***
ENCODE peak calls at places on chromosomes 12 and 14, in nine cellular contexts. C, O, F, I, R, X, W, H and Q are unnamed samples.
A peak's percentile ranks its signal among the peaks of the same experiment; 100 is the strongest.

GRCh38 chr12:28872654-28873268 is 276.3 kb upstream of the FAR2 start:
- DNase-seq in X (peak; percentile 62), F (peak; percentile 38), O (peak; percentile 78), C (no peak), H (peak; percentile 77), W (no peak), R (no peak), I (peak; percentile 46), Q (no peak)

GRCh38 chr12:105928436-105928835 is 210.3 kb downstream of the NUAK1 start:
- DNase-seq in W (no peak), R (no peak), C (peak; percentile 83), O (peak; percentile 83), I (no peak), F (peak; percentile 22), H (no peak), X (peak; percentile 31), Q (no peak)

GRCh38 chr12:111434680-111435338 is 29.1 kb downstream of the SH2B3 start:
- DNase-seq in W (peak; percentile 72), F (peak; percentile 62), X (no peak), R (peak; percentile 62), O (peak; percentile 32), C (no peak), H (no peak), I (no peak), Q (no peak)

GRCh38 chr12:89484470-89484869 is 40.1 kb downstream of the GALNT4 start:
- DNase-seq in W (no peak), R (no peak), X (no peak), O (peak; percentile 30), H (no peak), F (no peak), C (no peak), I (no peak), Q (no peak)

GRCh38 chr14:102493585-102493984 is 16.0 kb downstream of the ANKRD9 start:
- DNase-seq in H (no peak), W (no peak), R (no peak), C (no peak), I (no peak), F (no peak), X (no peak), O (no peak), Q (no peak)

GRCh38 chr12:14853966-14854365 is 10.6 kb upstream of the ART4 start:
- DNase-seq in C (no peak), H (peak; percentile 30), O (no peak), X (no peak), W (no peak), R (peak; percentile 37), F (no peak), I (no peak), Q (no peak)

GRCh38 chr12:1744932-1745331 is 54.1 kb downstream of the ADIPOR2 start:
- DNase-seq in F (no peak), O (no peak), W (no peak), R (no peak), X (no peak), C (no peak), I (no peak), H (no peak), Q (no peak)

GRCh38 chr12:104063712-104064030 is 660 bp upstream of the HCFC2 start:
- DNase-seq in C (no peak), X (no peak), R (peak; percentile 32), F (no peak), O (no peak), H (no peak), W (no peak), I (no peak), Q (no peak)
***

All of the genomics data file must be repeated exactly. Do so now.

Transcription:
ENCODE peak calls at places on chromosomes 12 and 14, in nine cellular contexts. C, O, F, I, R, X, W, H and Q are unnamed samples.
A peak's percentile ranks its signal among the peaks of the same experiment; 100 is the strongest.

GRCh38 chr12:28872654-28873268 is 276.3 kb upstream of the FAR2 start:
- DNase-seq in X (peak; percentile 62), F (peak; percentile 38), O (peak; percentile 78), C (no peak), H (peak; percentile 77), W (no peak), R (no peak), I (peak; percentile 46), Q (no peak)

GRCh38 chr12:105928436-105928835 is 210.3 kb downstream of the NUAK1 start:
- DNase-seq in W (no peak), R (no peak), C (peak; percentile 83), O (peak; percentile 83), I (no peak), F (peak; percentile 22), H (no peak), X (peak; percentile 31), Q (no peak)

GRCh38 chr12:111434680-111435338 is 29.1 kb downstream of the SH2B3 start:
- DNase-seq in W (peak; percentile 72), F (peak; percentile 62), X (no peak), R (peak; percentile 62), O (peak; percentile 32), C (no peak), H (no peak), I (no peak), Q (no peak)

GRCh38 chr12:89484470-89484869 is 40.1 kb downstream of the GALNT4 start:
- DNase-seq in W (no peak), R (no peak), X (no peak), O (peak; percentile 30), H (no peak), F (no peak), C (no peak), I (no peak), Q (no peak)

GRCh38 chr14:102493585-102493984 is 16.0 kb downstream of the ANKRD9 start:
- DNase-seq in H (no peak), W (no peak), R (no peak), C (no peak), I (no peak), F (no peak), X (no peak), O (no peak), Q (no peak)

GRCh38 chr12:14853966-14854365 is 10.6 kb upstream of the ART4 start:
- DNase-seq in C (no peak), H (peak; percentile 30), O (no peak), X (no peak), W (no peak), R (peak; percentile 37), F (no peak), I (no peak), Q (no peak)

GRCh38 chr12:1744932-1745331 is 54.1 kb downstream of the ADIPOR2 start:
- DNase-seq in F (no peak), O (no peak), W (no peak), R (no peak), X (no peak), C (no peak), I (no peak), H (no peak), Q (no peak)

GRCh38 chr12:104063712-104064030 is 660 bp upstream of the HCFC2 start:
- DNase-seq in C (no peak), X (no peak), R (peak; percentile 32), F (no peak), O (no peak), H (no peak), W (no peak), I (no peak), Q (no peak)